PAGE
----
U.S.-China tensions were high before the pandemic as the two countries took part in a yearslong trade war and finally started eyeing a bilateral deal before COVID-19 spread from Wuhan to the U.S.
"It's before plague and after plague. Right now, I view China differently than I did before plague," the president said in an interview on "Mornings with Maria."
The two countries have been trading jabs since COVID-19 forced states across the U.S. to implement lockdown restrictions — some of which are still in place nearly half a year later in an effort to contain its spread.
"They're running their country, and we're running our country, and we have other countries that treat us very badly. ... We have the new USMCA. We were in the process of straightening it out with China, but the plague came. But even before that, I had a complete deal with China, and four days before it was going to be signed, they broke it."
American and Chinese officials have blamed one another for the origins of the virus, though experts believe it was transmitted from an animal — specifically, a bat — to a human in Wuhan as early as November. The president and other senior administration officials have dubbed COVID-19 "the China virus" and "China plague."
The president last week signed an executive order banning U.S. companies from doing business with social media apps TikTok and WeChat and in July issued similar restrictions against five Chinese companies including Huawei, Hikvision and Dahua, citing national security concerns related to the country's 2017 National Intelligence Law.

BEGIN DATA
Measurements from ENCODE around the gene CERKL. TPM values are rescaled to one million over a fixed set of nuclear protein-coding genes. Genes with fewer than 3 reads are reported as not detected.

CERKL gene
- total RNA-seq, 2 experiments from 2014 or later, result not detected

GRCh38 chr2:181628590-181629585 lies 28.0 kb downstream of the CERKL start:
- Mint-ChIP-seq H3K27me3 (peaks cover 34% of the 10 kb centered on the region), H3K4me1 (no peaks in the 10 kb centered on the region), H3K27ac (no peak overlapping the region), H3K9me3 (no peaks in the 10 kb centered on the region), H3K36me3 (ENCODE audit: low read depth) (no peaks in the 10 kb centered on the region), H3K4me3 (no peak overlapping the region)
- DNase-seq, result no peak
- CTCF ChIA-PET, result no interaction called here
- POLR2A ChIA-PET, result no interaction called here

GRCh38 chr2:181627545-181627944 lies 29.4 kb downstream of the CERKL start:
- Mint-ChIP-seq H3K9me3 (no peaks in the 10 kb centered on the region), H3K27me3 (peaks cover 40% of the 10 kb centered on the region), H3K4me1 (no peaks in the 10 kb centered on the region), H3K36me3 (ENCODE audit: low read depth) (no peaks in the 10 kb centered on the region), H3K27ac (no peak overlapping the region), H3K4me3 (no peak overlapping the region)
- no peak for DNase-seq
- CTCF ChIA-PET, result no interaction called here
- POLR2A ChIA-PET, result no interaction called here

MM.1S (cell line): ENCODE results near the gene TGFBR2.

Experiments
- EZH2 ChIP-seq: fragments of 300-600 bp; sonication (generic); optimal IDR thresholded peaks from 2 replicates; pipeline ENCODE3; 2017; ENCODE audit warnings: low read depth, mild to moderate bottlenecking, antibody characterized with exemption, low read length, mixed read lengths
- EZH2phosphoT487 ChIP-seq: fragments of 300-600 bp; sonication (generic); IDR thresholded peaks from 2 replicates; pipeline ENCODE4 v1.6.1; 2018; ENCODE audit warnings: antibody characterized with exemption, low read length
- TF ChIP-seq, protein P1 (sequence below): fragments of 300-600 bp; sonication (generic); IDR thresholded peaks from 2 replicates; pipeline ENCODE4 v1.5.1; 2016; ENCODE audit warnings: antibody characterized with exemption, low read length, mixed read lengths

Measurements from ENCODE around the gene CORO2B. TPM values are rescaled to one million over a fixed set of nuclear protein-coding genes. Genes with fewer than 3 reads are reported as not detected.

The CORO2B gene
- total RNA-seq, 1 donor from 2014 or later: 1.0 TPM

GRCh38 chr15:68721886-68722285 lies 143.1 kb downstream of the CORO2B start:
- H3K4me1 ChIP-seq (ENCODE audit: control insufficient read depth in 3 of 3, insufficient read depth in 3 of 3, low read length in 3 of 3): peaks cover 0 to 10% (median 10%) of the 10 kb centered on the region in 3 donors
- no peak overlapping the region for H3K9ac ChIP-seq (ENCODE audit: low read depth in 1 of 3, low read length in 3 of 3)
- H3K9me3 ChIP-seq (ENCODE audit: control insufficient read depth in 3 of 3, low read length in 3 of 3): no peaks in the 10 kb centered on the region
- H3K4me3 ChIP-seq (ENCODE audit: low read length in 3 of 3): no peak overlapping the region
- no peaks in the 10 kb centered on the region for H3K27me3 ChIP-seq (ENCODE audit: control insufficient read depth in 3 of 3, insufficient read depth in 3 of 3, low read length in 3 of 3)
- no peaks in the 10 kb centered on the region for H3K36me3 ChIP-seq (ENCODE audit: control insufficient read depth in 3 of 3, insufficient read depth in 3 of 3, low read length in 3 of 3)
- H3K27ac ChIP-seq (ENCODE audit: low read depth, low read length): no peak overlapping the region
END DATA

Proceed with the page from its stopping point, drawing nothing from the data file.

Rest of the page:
"TikTok — I broke the deal — I said, 'You can't do business in the United States.' I also said to Huawei, 'You can't do business in the United States.' I also told our so-called allies ... if you go with Huawei, that's OK, but we're not going to be communicating ... because the intelligence goes right back to Beijing," Trump told FOX Business' Maria Bartiromo.
He added that "there's been nobody tougher to China and Russia" than him "despite a media that's been bought out by China."
The Trump administration has retaliated against China's treatment of its Uighur Muslim population in Xinjiang with sanctions against Chinese tech companies and individuals. It has also ended preferential treatment of Hong Kong since Beijing implemented a new security law in July that allows the Chinese government more control over the city-state and its residents.
"Hong Kong is a very complex problem because we've given them tremendous amounts of money in the form of incentives to make Hong Kong free—to make Hong Kong work, and to our detriment. So, I have taken all that back–all those incentives they had for the Hong Kong market in order to keep a certain amount of freedom over there knowing they have China looming over the top of them," Trump said.
China has sanctioned U.S. lawmakers in return as tension between the two countries escalates.
Additionally, American officials ordered China's Houston consulate to close in July in an effort "to protect American intellectual property and Americans' private information" following reports that people were burning papers at the consulate. China, in return, told the U.S. to close its consulate in Chengdu two days later.